Wednesday, December 17, 2008

The Green Team

Here we go.

Obama announced his green team, a group of politicians dedicated to saving us from global warming. These appointments "should send a signal to all that my administration will value science," Obama added. "We will make decisions based on facts, and we understand that the facts demand bold action."

While I certainly applaud scientifically-based decisions over the anti-intellectual political climate of the past eight years, I am forced to ask: What science are you basing these decisions on?

I've already talked about the global cooling of 2007 that wiped out almost the entire 1C warming reported over the last century. That's a documented fact which is almost universally ignored by the AGW crowd. Obama's also clearly glossing over the recent group of 650 scientists who have joined together to dispute the scientific "consensus" that is claimed by Al Gore and the IPCC. (You should really read the quotes at the bottom of that article.)

He also couldn't pick a worse time for action, with tax revenues expected to plummet and deficit spending on the rise, the last thing we need is another pricey government program. And his proposed cap-and-trade system will make it more expensive to produce energy, which gets passed on to the consumer with higher bills. Obama thinks he can pay for his new green program by taxing corporations, but basic economic evaluation tells us this taxation will lead to higher prices in two ways: 1) Costs directly passed on to the consumer, and 2) A scarcity of goods as business production is deterred from higher production. Which of course means that Obama is taxing us to pay for his scientifically unsupported green agenda. But wait, didn't he promise to cut my middle-class taxes?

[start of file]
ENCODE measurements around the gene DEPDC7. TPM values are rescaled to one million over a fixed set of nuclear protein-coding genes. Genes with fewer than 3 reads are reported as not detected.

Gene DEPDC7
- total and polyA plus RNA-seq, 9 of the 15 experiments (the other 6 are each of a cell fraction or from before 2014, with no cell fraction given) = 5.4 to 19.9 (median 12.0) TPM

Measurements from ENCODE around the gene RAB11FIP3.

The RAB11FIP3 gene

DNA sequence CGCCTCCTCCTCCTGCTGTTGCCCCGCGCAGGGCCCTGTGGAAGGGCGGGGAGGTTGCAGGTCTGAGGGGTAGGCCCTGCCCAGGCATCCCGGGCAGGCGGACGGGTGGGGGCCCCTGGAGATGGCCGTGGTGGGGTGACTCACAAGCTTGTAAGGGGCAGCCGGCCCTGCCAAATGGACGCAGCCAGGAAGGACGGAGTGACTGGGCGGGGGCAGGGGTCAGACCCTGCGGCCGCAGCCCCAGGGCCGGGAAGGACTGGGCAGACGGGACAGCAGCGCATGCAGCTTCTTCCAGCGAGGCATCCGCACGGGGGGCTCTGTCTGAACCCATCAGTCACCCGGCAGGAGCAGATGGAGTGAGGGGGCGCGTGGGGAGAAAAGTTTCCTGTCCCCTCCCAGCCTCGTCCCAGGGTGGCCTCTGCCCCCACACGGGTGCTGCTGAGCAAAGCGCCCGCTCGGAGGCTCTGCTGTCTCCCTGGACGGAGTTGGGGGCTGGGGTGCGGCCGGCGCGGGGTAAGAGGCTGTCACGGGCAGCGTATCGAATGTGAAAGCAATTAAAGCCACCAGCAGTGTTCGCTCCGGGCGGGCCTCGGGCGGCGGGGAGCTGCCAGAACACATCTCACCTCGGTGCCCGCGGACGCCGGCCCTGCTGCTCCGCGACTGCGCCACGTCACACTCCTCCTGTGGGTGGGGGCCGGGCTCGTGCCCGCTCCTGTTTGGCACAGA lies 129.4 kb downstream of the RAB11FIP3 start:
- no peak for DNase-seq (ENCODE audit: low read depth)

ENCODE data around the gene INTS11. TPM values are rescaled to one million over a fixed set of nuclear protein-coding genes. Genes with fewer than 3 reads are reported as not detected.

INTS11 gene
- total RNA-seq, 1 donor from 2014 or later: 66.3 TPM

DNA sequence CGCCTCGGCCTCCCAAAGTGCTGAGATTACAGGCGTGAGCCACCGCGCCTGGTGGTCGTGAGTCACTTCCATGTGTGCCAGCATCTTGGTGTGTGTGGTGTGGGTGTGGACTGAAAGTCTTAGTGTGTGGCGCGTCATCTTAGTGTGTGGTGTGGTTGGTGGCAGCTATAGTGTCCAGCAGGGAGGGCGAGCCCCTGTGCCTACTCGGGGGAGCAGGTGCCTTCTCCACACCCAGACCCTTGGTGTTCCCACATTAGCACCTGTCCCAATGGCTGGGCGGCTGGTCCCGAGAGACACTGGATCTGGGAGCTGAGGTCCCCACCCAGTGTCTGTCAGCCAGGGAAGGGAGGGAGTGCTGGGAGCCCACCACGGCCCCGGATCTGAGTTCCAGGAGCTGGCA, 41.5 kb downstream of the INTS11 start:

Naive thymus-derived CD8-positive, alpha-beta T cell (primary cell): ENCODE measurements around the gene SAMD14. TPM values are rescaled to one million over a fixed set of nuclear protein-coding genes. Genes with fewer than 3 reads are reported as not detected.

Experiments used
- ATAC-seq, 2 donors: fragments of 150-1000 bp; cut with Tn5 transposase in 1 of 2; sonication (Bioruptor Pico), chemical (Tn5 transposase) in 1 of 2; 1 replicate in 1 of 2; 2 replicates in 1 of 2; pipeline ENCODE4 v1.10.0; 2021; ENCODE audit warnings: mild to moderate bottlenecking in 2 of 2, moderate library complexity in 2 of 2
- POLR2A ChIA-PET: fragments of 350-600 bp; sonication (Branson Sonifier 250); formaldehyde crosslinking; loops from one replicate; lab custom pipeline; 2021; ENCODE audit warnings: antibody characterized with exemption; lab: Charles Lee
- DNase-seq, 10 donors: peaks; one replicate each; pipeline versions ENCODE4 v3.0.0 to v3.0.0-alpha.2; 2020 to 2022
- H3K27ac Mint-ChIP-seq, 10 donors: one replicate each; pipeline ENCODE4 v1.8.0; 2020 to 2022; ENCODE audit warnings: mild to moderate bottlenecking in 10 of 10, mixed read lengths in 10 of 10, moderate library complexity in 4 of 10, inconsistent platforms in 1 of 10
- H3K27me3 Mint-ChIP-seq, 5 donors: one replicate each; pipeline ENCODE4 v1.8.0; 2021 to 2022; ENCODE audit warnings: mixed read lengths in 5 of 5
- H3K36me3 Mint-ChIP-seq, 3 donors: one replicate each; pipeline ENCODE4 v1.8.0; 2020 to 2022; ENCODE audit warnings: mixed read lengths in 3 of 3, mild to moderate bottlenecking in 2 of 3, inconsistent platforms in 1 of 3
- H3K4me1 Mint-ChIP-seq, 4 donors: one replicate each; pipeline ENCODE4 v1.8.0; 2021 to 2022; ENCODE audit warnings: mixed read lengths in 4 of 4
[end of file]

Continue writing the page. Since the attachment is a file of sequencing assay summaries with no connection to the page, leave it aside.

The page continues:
I've also discussed before how government subsidies create artificial demand, which leads to market inefficiencies (ie: higher prices.) This isn't just theoretical rambling, because this exact situation has created higher energy prices in Germany. Subsidies for solar panels have both increased taxes (to pay the subsidy) and increased energy prices, a lose-lose situation for the middle class. The country, which receives on average about as much sunlight as London, which is to say, not very much (about 1/3 less than the rest of Europe, or 1/2 less than San Diego), is now awash with solar panels and a business that would go belly-up if it wasn't supported by government payouts. Merkel wants to cut the program, which is supporting over 40,000 that the marketplace has no demand for. To use the words of John Maynard Keynes, the government is "paying people to dig holes and fill them back up again."

With a global economy that is cooling faster than the climate, record deficits, and $40/barrel oil, the Green Team is exactly what we don't need.


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